The Ontario Geothermal Association (OGA) 2022 conference returned on April 26. Held at the Hilton in Mississauga, the conference was host to municipal advisors, HVAC/R professionals, consulting engineers and designers, as well as developers, educators and utilities.
The theme for the conference was “Closing the Loop,” and the all-day event covered various topics and issues regarding climate change and how Canada can meet its goals of net-zero emissions by 2050. The conference had a jam-packed agenda and showcased new plans and technologies to help the industry meet its climate action goals.
Topics of discussion
The day commenced with a presentation by Martin Luymes, vice president of government and stakeholder relations at the Heating, Refrigeration, and Air Conditioning Institute of Canada (HRAI) and Jean Philippe Hardy, managing consultant at Dunsky Energy and Climate. The presentation focused on the Dunsky Energy Report titled, “Driving Ground-Source Heat Pump Adoption.” For more details on the report, visit www.plumbingandhvac.ca/ground-source-heat-pump-adoption.
Hardy highlighted how the Dunsky report responded to an earlier report by the ICF and CGA, where they excluded ground-source heat pumps (GSHPs) from its electrification and decarbonization solutions analysis. “Our report essentially replaced air-source heat pumps (ASHPs) with ground source heat pumps, and the findings saw that GSHPs keep performing even in lower temperatures. Whereas ASHPs lose performance in lower temps.”
While GSHPs are costly, the Dunsky report demonstrated how Canada could see around $50 billion to $150 billion in savings.
The presentation showcased how Canada is lacking in the adoption of ground-source heat pumps, and Hardy further explained this by comparing Canada to other countries. “For every one GSHP installed in a Canadian home, that equals six in Austria and the USA, which equals 22 in Sweden.”
Another presentation from the day was held by Gabriella Kalapos, executive director at Clean Air Partnerships. During her presentation, Kalapos discussed the commitments made over the years regarding climate change and how most commitments have not been followed-up. She looked at how more collaboration within the industry could be made as Canada accelerates its net-zero plan. She highlighted that while reducing greenhouse gas in new builds is relatively easy, the challenge is retrofitting existing buildings to be more green.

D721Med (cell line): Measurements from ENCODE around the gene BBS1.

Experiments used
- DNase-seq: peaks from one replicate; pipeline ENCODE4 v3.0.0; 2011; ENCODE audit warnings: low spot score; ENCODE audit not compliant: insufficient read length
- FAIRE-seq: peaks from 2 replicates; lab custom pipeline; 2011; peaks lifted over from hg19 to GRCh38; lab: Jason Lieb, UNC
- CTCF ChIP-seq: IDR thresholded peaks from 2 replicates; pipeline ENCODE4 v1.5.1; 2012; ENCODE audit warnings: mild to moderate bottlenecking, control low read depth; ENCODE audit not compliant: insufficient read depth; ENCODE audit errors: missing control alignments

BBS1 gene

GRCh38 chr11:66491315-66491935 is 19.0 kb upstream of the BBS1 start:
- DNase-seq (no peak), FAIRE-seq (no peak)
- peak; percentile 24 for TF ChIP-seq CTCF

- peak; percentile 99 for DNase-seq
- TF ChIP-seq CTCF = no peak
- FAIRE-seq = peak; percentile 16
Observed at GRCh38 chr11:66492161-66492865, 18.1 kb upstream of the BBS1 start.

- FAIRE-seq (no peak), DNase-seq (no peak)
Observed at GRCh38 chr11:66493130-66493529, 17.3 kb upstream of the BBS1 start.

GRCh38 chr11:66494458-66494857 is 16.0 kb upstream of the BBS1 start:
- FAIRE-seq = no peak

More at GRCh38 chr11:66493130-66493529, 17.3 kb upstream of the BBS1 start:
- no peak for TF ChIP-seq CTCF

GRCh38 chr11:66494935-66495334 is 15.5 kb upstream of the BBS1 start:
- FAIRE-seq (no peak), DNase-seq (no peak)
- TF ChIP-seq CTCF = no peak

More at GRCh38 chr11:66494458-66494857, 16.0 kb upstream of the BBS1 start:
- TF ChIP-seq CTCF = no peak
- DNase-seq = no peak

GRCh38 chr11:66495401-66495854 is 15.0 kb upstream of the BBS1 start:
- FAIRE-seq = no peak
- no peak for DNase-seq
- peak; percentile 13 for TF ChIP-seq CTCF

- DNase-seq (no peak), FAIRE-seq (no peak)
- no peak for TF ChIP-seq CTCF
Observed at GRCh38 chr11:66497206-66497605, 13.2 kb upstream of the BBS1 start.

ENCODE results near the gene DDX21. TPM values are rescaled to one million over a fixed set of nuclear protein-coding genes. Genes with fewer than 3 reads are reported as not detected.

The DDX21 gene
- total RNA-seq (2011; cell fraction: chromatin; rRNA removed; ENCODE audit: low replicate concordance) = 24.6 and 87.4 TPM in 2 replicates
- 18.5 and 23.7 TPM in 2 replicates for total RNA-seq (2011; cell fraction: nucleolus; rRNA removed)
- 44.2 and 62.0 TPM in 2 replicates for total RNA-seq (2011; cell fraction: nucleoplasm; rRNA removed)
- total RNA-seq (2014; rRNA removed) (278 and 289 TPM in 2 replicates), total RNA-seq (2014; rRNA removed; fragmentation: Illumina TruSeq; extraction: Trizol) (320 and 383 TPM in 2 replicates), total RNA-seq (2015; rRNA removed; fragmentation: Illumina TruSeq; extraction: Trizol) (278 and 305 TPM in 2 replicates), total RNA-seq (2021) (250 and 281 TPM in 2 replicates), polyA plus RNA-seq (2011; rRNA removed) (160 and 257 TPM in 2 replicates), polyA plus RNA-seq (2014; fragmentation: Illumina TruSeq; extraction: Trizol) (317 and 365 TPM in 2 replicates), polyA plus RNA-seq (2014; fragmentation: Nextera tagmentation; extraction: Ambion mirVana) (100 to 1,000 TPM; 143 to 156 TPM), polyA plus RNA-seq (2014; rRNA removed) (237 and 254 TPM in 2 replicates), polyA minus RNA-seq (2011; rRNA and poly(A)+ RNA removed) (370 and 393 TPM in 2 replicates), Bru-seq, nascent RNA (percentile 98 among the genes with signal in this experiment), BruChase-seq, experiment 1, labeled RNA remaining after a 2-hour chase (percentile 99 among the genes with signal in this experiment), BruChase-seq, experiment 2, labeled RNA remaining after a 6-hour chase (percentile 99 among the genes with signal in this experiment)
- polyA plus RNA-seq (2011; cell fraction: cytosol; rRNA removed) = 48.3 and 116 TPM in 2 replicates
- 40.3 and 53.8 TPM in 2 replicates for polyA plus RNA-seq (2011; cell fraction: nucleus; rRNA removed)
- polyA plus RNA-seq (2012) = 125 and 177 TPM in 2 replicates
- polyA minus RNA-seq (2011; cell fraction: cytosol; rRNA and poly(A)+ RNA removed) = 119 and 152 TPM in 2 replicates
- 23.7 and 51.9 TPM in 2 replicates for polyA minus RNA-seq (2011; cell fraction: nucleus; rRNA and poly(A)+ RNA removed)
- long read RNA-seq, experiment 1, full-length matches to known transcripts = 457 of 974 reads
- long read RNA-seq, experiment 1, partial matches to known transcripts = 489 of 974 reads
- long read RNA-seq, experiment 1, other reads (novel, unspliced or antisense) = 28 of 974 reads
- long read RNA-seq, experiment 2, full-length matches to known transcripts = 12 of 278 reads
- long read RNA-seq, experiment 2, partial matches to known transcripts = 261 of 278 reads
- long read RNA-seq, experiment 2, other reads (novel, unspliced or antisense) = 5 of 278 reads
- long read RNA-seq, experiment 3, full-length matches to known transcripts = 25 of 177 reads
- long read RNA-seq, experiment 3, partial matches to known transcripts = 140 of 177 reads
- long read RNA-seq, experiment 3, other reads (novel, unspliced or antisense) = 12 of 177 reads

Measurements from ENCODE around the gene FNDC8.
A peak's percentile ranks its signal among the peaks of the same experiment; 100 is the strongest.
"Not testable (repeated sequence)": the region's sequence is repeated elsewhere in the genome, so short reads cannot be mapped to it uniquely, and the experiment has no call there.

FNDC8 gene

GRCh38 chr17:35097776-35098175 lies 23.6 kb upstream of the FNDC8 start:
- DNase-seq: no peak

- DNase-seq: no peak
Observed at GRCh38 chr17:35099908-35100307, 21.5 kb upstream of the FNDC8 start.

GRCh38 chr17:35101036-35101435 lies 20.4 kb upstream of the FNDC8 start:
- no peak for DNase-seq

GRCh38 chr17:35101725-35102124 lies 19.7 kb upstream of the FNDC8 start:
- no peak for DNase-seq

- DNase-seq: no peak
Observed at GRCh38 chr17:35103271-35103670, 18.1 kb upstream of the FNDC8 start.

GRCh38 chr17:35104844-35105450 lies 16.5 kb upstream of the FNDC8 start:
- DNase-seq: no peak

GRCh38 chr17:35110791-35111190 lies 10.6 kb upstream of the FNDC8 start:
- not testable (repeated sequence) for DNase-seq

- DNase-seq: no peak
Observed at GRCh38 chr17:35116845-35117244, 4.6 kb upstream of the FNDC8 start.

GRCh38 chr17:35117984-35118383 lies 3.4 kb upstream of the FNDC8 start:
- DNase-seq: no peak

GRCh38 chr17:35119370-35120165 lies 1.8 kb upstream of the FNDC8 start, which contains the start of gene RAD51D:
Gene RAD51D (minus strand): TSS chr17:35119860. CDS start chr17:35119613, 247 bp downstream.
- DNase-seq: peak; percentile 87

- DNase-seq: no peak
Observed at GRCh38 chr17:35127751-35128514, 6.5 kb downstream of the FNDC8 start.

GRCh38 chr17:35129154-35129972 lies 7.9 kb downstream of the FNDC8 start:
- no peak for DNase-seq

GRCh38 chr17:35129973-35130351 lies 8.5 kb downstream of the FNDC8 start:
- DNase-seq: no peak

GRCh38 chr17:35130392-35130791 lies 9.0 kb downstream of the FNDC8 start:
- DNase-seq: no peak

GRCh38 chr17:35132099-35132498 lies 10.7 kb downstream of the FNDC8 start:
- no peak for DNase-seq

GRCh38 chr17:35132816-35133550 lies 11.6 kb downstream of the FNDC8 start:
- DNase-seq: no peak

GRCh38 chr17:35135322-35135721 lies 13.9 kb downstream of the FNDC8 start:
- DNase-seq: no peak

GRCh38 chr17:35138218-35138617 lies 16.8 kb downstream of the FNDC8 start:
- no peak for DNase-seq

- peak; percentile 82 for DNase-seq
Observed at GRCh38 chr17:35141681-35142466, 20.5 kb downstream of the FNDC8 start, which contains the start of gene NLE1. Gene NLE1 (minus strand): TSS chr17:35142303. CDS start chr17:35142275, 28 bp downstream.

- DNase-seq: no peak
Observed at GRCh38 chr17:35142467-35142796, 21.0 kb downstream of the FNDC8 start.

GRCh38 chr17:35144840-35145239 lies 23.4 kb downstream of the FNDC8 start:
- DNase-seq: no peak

Attendees of the conference were also able to hear additional presentations on “Successful Commercial Geothermal Project Analysis – Geothermal in Rental Building and Condos” by Jennifer Burstein, VP of Collecdev Developments, “Leveraging Collaboration Between Municipalities and Contractors for Small and Rural Community Climate Action Plans” by Adler Gross, climate change project officer of ICLEI – Local Governments for Sustainability, and “Residential Decarbonization 2030—How do we motivate the unwilling residential contractor?” by Victor Hyman, executive director of ClimateCare.
The conference also hosted a Town Hall meeting that discussed membership and industry engagement related to the OGA’s vision and how it can continue to grow in geo-exchange. The Town Hall meeting consisted of a question session featuring a panel made up of Jeff Hunter, chair of the OGA board of directors, Luymes, Tim Weber, business development lead at Diverso Energy, and Jim Bolger, owner and president of Waterloo Energy Products.
During the questioning session, Hunter was asked to explain and give more detail on the OGA’s vision for the future. Hunter responded by saying that “Buildings in the future need to be connected geo-thermally. We as an industry have to continue advocating for this change, and we can do this through advocacy, education, industry leadership, and a growth mindset.”
The conference also featured a small tradeshow, which saw several exhibitors, including Belimo, Geosmart Energy, Versa Profiles, First Work Ontario’s Youth Employment Network, EnerTech, Rathco, Eden Energy Equipment, and GPA Inc.